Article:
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Its all in the Numbers

NumbersI knew it! It wasn’t my fault! It was all pre-determined in the numbers! Science can predict my future!

Actually, sarcasm aside, while doing the previous post about how many broken families there are [click here], I came across some seriously interesting numbers. I have no idea if this is true of valid or anything, but let me repeat some of what I noticed:

If one parent wants a child much more strongly than the spouse does, the marriage is more than twice as likely to end in divorce as the marriages of couples who agree on how much they do or don’t want a child. “One of the patterns we consistently see is that women tend to be more discontented in relationships than men are,” says Stephanie Coontz, Director of Research and Public Education for the Council on Contemporary Families, “and women are the ones who tend to initiate separations and divorces.”

Rebecca Kippen et al. (2009): What’s love got to do with it? Homogamy and dyadic approaches to understanding marital instability. [click here] Paper delivered at the Household, Income, and Labour Dynamics Survey Research Conference.

If your child has been diagnosed with ADHD, you are 22.7 percent more likely to divorce before that child turns eight years old than parents of a child without ADHD. “ADHD is a very challenging diagnosis,” says The Complete Divorce Handbook author Brette Sember, “and raising a child with this disorder is expensive, stressful, and emotionally consuming. It’s definitely going to put a huge stress on a marriage.”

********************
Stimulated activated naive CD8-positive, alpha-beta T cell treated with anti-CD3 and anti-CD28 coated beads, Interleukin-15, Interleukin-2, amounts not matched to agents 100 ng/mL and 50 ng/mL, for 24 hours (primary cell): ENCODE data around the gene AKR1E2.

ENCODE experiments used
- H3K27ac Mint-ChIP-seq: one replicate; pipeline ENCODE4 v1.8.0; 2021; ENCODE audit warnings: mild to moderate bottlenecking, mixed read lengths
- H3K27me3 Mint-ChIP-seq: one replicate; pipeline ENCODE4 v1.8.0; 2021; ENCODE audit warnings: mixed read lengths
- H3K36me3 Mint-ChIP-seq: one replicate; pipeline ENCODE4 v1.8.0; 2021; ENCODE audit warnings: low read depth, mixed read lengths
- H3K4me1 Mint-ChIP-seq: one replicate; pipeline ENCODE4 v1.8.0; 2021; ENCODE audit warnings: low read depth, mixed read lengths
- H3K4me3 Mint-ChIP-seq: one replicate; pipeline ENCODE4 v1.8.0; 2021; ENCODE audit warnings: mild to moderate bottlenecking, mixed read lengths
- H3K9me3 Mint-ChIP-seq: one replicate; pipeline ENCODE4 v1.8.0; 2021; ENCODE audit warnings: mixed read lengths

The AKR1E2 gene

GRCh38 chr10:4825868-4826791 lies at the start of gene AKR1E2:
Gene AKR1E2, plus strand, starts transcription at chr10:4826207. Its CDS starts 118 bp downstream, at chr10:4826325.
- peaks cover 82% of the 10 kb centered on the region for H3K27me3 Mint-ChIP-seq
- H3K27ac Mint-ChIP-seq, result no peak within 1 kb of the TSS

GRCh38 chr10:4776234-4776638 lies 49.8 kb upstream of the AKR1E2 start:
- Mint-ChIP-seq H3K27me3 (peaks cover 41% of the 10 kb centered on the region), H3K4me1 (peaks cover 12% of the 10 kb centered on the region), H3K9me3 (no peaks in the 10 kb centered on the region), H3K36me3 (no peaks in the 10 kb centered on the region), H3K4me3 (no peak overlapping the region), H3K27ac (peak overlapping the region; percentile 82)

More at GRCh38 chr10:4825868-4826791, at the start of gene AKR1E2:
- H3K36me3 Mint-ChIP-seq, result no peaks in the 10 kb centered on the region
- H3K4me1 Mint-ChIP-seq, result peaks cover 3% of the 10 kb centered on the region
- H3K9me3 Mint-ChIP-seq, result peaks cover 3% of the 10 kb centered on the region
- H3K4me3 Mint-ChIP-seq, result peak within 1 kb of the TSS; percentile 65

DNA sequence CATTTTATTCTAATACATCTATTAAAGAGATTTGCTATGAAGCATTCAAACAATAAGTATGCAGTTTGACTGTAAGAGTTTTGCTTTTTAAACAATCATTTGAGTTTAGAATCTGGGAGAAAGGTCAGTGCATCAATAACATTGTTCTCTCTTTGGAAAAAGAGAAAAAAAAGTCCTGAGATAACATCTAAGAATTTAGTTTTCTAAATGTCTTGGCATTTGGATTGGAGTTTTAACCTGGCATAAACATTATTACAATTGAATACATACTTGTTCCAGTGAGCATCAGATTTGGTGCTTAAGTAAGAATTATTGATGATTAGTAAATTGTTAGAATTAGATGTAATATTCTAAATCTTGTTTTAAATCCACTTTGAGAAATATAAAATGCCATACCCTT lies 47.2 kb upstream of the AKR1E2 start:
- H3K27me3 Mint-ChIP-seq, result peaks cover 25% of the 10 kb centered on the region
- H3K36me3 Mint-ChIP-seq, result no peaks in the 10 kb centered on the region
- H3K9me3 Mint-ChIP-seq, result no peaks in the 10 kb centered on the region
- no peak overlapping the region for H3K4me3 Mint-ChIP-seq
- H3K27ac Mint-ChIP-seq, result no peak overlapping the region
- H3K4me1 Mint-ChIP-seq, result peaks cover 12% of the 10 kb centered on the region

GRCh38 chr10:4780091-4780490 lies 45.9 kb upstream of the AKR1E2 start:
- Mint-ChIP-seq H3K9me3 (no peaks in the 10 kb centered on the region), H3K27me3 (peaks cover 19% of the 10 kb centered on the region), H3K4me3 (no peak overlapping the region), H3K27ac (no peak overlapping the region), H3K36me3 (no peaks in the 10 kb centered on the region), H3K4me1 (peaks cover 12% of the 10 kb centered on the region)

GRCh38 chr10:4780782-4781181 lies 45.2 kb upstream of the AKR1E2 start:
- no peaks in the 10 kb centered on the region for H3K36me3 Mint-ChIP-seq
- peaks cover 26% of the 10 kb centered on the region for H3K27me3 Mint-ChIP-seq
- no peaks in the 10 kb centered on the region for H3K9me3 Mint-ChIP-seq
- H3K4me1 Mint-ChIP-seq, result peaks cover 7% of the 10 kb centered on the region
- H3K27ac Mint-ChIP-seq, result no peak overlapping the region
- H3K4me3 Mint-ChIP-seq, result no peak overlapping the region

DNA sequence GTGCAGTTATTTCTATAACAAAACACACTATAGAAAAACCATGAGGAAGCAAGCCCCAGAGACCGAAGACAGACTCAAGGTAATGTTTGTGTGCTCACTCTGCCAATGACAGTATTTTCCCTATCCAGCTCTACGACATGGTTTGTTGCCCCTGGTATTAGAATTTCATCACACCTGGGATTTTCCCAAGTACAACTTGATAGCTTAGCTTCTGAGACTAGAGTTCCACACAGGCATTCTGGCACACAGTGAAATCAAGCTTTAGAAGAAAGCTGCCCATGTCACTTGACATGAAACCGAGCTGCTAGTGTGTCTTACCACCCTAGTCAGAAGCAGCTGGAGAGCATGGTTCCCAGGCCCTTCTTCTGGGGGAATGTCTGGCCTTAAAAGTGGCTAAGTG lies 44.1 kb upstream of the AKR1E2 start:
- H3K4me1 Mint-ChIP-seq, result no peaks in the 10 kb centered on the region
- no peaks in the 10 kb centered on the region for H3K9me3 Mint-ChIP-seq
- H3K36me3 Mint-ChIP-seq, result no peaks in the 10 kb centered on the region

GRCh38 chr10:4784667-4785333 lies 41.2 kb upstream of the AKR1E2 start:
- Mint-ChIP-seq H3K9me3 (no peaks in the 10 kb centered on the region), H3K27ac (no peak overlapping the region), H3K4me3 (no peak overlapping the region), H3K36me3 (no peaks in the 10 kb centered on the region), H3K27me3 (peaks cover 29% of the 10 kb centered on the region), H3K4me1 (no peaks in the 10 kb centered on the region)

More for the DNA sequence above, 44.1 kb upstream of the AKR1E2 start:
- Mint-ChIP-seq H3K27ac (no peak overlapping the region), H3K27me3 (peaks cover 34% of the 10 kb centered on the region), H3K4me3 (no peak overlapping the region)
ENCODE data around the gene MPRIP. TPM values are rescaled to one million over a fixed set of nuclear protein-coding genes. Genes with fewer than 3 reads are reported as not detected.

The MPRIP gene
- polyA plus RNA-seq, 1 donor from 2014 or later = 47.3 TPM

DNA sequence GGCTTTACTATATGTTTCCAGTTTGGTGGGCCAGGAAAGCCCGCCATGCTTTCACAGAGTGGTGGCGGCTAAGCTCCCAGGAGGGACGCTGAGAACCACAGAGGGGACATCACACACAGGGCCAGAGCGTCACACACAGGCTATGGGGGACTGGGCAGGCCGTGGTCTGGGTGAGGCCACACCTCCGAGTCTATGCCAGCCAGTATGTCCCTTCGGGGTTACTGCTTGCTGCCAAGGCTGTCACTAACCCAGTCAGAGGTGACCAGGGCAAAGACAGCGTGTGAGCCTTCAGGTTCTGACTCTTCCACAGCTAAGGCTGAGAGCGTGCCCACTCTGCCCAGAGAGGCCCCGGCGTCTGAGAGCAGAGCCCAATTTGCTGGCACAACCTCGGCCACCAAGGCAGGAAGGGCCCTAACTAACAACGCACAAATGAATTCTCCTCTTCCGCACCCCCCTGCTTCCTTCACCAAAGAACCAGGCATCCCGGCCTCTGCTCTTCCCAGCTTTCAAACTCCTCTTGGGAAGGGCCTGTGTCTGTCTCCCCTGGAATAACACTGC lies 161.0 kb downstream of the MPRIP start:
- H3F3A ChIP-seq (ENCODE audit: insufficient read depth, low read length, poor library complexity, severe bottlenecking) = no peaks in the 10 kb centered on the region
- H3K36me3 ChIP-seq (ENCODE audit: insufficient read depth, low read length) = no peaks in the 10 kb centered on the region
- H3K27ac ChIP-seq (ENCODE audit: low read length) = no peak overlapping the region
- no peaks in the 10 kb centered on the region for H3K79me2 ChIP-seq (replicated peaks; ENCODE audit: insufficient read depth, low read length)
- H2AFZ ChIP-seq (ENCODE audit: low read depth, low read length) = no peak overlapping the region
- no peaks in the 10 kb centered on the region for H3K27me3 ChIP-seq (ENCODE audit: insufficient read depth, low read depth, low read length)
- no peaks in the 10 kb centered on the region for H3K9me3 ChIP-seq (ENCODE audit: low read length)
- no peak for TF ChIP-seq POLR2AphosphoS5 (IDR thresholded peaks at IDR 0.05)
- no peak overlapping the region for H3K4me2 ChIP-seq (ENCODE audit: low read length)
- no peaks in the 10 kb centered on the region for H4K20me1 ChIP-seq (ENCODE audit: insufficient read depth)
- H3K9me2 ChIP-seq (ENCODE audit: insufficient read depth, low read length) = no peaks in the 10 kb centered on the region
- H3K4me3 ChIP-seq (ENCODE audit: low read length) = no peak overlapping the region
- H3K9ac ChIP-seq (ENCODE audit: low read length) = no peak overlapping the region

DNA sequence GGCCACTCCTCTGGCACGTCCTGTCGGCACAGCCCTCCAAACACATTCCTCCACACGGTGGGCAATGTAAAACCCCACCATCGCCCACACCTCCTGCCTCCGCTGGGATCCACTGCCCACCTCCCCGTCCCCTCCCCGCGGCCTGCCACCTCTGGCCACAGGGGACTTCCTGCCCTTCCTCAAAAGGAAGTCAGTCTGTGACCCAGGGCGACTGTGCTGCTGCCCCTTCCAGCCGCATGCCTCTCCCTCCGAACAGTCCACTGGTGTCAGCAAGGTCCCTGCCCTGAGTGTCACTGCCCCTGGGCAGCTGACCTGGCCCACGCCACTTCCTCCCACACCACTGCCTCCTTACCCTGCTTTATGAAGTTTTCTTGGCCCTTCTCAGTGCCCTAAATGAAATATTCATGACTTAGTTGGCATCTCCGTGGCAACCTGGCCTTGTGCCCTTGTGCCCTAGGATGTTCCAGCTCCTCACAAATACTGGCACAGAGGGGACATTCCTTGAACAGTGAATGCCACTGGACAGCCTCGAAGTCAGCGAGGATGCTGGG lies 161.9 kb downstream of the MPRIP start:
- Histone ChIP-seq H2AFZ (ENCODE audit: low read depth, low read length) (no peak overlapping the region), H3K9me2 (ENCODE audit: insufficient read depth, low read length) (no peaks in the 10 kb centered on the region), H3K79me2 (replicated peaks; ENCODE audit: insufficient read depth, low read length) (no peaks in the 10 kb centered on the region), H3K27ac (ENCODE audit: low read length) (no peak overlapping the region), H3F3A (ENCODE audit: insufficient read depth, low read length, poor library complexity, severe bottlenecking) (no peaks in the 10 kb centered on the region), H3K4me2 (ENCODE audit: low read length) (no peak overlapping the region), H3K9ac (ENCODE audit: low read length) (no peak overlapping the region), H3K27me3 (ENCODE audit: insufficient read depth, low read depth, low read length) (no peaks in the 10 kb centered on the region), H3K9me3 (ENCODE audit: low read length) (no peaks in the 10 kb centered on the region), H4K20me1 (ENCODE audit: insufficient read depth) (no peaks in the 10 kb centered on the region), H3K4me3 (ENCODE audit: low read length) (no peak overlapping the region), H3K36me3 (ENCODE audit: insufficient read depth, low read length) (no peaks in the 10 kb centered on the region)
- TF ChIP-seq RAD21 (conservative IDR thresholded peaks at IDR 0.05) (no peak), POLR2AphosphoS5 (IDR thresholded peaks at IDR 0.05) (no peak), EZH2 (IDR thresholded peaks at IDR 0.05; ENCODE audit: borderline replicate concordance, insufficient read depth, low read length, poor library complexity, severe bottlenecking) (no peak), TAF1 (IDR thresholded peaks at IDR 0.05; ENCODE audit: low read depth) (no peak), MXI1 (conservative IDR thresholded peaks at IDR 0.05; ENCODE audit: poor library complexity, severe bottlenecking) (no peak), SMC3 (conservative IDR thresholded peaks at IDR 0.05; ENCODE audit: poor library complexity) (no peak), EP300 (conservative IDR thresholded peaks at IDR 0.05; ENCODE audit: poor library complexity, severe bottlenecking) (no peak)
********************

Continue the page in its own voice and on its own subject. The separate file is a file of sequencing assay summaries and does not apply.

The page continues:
Brian Wymbs and Pelham, William (2008). Rate and predictors of divorce among parents of youth with ADHD. [click here] Journal of Consulting and Clinical Psychology, 76 (5), 735-744.

If you didn’t smile for photographs early in life, your marriage is five times more likely to end in divorce than if you smiled intensely in early photographs. So says two tests involving college yearbook photos and the second involving miscellaneous photos taken during participants’ youths. “People who are optimistic – and that’s what smiles tend to show in childhood -find it easier to get along with people,” including the people they’re married to, asserts Coontz, who is also the author of Marriage: A History. Optimistic types “also find it easier to put up with periods in life that might be difficult.”

Hertenstein, Matthew et al. (2009): Smile intensity in photographs predicts divorce later in life

There were many other interesting numbers and quotes, but for me the following phrase by Coontz was very valuable: “Unfortunately, women tend to let their anger and disappointment build up for too long before expressing it. They hint at what’s bothering them rather than being direct. By the time they’re mad enough to separate, something has died.” Too true. Coontz suggests that it “tells women to be very direct about what they want and need to change, and tells men to listen to them.“. Amen.

Matthew Bramlett and Mosher, William (2000): First marriage dissolution, divorce, and remarriage: United States, Department of Health and Human Services/National Center for Health Statistics, [click here] Advance Data, 23, 7-8.

So there you have it.


4 Responses to “Its all in the Numbers”

  1. name not published Says:

    thnx bro

  2. Peter Says:

    I never smiled leon on any pic but i just celebrated my 25th wedding anniversary 😉

  3. leonuys Says:

    Awesome! Congratulations and here’s wishing the next 25 will be even better. Leon and Robby

  4. name not published Says:

    Leon: Don’t throw stones when you live in a glass house, dearie.


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